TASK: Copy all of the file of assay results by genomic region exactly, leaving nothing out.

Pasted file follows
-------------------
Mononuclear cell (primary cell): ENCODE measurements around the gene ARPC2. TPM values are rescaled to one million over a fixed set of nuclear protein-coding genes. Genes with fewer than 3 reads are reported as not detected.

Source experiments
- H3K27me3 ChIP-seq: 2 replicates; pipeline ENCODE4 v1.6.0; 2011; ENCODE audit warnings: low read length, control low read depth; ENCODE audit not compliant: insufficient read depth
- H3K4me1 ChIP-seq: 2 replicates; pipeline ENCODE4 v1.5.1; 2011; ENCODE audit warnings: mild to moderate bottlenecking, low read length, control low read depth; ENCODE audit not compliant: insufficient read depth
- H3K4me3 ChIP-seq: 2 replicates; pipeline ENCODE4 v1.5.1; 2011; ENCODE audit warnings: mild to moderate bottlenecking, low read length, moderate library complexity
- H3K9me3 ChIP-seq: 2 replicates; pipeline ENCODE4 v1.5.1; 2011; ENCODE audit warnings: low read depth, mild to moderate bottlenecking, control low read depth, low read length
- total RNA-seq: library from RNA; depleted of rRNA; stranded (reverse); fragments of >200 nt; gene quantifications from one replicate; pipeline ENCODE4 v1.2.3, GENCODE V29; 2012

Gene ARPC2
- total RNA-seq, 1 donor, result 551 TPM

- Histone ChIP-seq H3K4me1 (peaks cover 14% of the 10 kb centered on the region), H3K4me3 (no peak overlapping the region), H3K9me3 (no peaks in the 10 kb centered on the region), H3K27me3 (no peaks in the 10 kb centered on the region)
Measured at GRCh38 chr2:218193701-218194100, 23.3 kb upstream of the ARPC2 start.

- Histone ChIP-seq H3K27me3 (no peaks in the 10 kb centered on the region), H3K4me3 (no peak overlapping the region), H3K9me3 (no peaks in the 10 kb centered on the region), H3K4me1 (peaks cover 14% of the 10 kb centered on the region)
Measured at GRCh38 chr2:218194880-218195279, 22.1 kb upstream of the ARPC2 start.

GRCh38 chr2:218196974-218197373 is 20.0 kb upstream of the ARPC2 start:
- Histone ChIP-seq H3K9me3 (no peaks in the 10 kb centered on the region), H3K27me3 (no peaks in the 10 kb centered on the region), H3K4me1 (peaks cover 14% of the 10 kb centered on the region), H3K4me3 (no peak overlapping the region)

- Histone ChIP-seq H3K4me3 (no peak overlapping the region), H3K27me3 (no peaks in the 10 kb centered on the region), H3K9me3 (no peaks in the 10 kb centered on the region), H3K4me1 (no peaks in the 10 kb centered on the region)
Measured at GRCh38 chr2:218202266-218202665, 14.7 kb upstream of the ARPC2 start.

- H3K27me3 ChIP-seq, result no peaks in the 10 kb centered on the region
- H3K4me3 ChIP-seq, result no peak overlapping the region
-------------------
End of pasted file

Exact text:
Mononuclear cell (primary cell): ENCODE measurements around the gene ARPC2. TPM values are rescaled to one million over a fixed set of nuclear protein-coding genes. Genes with fewer than 3 reads are reported as not detected.

Source experiments
- H3K27me3 ChIP-seq: 2 replicates; pipeline ENCODE4 v1.6.0; 2011; ENCODE audit warnings: low read length, control low read depth; ENCODE audit not compliant: insufficient read depth
- H3K4me1 ChIP-seq: 2 replicates; pipeline ENCODE4 v1.5.1; 2011; ENCODE audit warnings: mild to moderate bottlenecking, low read length, control low read depth; ENCODE audit not compliant: insufficient read depth
- H3K4me3 ChIP-seq: 2 replicates; pipeline ENCODE4 v1.5.1; 2011; ENCODE audit warnings: mild to moderate bottlenecking, low read length, moderate library complexity
- H3K9me3 ChIP-seq: 2 replicates; pipeline ENCODE4 v1.5.1; 2011; ENCODE audit warnings: low read depth, mild to moderate bottlenecking, control low read depth, low read length
- total RNA-seq: library from RNA; depleted of rRNA; stranded (reverse); fragments of >200 nt; gene quantifications from one replicate; pipeline ENCODE4 v1.2.3, GENCODE V29; 2012

Gene ARPC2
- total RNA-seq, 1 donor, result 551 TPM

- Histone ChIP-seq H3K4me1 (peaks cover 14% of the 10 kb centered on the region), H3K4me3 (no peak overlapping the region), H3K9me3 (no peaks in the 10 kb centered on the region), H3K27me3 (no peaks in the 10 kb centered on the region)
Measured at GRCh38 chr2:218193701-218194100, 23.3 kb upstream of the ARPC2 start.

- Histone ChIP-seq H3K27me3 (no peaks in the 10 kb centered on the region), H3K4me3 (no peak overlapping the region), H3K9me3 (no peaks in the 10 kb centered on the region), H3K4me1 (peaks cover 14% of the 10 kb centered on the region)
Measured at GRCh38 chr2:218194880-218195279, 22.1 kb upstream of the ARPC2 start.

GRCh38 chr2:218196974-218197373 is 20.0 kb upstream of the ARPC2 start:
- Histone ChIP-seq H3K9me3 (no peaks in the 10 kb centered on the region), H3K27me3 (no peaks in the 10 kb centered on the region), H3K4me1 (peaks cover 14% of the 10 kb centered on the region), H3K4me3 (no peak overlapping the region)

- Histone ChIP-seq H3K4me3 (no peak overlapping the region), H3K27me3 (no peaks in the 10 kb centered on the region), H3K9me3 (no peaks in the 10 kb centered on the region), H3K4me1 (no peaks in the 10 kb centered on the region)
Measured at GRCh38 chr2:218202266-218202665, 14.7 kb upstream of the ARPC2 start.

- H3K27me3 ChIP-seq, result no peaks in the 10 kb centered on the region
- H3K4me3 ChIP-seq, result no peak overlapping the region